SAN FRANCISCO (KTVU) - Carlos Hernandez-Isava and Maia Herman-Kitami arrived back home in San Francisco to the embrace of family and friends following a harrowing five days in the Mendocino National Forest.
“The car first got stuck Thursday around noon. We camped out that night,” said Hernandez-Isava.
On Jan. 30, they set off for a camping and off-roading in the Alder Springs area, when a snow storm moved in and trapped them in their yellow Jeep Wrangler.
“We planned for the worse because you never know but you know there’s always those moments of being scared,” said Herman-Kitami.
They said several inches of snow piled onto the vehicle each night of the five nights they were stuck with no way out.
With food supplies dwindling, they started rationing and trying to insulate the soft-top Jeep to stay warm.
“We had sleeping mats so on top we put these sleep mats on the roof and the winds to help keep it warm,” said Herman-Kitami who went on the trip to experience snow for the first time.
Hernandez-Isava wrote SOS signs and noted each day on the window of the vehicle to alert those passing by to their presences.
Many volunteers had spent days looking for the couple including Jason Logan who hoped on his snowmobile and began to search.
“I was kind of a sporadic spur of the moment thing on a Monday morning to just find of load up these snow machines and head up on the hill,” said Logan.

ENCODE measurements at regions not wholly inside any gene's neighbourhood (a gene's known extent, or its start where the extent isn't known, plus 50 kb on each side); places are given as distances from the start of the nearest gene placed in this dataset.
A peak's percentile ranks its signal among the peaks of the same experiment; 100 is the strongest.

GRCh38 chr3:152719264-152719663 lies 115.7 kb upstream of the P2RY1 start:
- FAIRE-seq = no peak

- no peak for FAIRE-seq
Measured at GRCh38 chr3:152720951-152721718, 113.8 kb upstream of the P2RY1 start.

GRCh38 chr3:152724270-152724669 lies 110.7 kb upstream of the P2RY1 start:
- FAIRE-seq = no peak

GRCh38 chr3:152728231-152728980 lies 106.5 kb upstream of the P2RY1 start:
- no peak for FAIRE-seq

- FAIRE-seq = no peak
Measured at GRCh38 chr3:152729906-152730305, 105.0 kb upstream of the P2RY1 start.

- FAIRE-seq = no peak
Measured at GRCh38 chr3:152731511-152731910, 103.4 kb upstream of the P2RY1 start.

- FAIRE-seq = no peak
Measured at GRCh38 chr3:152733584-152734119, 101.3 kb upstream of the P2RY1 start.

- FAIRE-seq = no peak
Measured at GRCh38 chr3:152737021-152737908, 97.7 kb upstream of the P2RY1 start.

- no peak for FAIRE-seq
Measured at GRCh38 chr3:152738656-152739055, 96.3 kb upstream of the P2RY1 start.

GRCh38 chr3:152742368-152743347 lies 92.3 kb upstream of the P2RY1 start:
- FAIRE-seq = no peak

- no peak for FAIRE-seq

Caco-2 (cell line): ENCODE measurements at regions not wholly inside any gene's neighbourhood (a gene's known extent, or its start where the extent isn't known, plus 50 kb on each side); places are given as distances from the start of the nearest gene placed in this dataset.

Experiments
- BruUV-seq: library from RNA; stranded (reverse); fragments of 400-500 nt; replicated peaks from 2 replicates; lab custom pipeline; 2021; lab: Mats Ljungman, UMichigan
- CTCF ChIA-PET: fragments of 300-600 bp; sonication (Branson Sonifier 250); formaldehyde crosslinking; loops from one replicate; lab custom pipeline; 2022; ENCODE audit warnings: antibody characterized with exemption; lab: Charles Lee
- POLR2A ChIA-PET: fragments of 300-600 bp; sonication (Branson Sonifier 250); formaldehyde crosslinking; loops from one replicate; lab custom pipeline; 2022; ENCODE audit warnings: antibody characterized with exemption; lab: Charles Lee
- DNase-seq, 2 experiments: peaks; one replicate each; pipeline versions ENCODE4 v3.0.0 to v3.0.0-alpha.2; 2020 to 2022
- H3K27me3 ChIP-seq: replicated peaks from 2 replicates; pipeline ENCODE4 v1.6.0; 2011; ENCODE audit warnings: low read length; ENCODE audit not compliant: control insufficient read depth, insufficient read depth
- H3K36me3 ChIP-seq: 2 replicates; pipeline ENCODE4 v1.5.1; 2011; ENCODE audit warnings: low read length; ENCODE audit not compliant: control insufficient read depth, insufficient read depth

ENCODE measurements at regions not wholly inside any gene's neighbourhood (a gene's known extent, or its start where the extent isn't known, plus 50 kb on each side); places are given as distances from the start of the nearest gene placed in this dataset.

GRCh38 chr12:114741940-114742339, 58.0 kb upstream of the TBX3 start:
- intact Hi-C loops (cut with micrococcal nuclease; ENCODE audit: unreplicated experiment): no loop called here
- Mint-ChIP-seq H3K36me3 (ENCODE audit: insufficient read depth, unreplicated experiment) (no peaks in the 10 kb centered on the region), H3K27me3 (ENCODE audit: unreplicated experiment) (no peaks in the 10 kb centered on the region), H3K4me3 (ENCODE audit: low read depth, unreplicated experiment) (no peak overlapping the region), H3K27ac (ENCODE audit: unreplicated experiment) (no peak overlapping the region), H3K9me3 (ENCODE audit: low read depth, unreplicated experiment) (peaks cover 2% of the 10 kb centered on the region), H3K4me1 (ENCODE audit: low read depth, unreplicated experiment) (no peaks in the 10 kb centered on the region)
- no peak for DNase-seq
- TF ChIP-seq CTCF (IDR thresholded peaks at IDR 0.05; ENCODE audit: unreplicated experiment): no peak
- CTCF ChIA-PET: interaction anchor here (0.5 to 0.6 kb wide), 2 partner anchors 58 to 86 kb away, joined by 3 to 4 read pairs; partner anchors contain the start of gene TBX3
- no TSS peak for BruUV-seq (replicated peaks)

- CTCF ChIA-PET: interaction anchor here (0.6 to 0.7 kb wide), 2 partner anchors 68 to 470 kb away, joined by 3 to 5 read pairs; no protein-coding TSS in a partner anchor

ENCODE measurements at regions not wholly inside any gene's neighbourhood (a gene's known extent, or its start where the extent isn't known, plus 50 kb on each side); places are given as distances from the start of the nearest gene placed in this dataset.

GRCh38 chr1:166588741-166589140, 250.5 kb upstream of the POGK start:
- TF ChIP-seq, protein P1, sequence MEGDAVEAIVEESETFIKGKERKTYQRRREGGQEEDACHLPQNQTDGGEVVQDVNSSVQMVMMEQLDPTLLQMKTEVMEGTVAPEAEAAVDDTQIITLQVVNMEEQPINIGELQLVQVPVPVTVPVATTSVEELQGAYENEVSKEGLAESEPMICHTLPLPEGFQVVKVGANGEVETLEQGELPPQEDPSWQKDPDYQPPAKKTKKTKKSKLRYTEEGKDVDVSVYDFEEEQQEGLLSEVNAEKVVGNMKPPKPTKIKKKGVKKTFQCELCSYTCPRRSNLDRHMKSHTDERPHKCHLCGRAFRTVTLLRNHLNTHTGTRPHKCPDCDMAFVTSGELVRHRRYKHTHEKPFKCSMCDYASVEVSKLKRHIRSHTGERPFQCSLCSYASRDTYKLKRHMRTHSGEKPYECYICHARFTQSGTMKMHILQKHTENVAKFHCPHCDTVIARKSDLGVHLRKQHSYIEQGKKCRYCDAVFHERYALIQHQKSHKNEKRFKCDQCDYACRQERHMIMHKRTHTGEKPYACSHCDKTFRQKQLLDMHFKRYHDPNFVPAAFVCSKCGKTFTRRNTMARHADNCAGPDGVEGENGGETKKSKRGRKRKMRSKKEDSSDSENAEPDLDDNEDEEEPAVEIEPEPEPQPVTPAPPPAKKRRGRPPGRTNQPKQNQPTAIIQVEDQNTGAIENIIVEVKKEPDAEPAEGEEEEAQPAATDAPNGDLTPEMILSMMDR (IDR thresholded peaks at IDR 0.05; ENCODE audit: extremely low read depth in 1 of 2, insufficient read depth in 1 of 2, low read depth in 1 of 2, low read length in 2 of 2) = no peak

He came upon a group of men in Jeeps who were calling off their search for the day because snowy conditions were getting worse.
“They said you know it’s getting late… they were in four feet of snow so they’d gone as far as the could have went,” Logan told us.
Logan decided to press ahead and located the couple just two hundred yards from where the group on the Jeep had turned around.
“I heard this motor that was different. I was like this is nothing like we’ve heard before. I pop my head up and I see this guy in a snowmobile and a full red suit and I was like holy crap,” said Herman-Kitami.
The couple says the real focus of their story are the people whom they’ve never met who contributed their time to help find them.
“If the community didn’t come together like this did for us, we may have not be found until Thursday. The scare part was if we stay there and the car would have been covered we would have lost our lives,” said Hernandez-Isava.
Both said they would make the trek to Mendocino National Forest, but next time during the spring when the snow is long gone.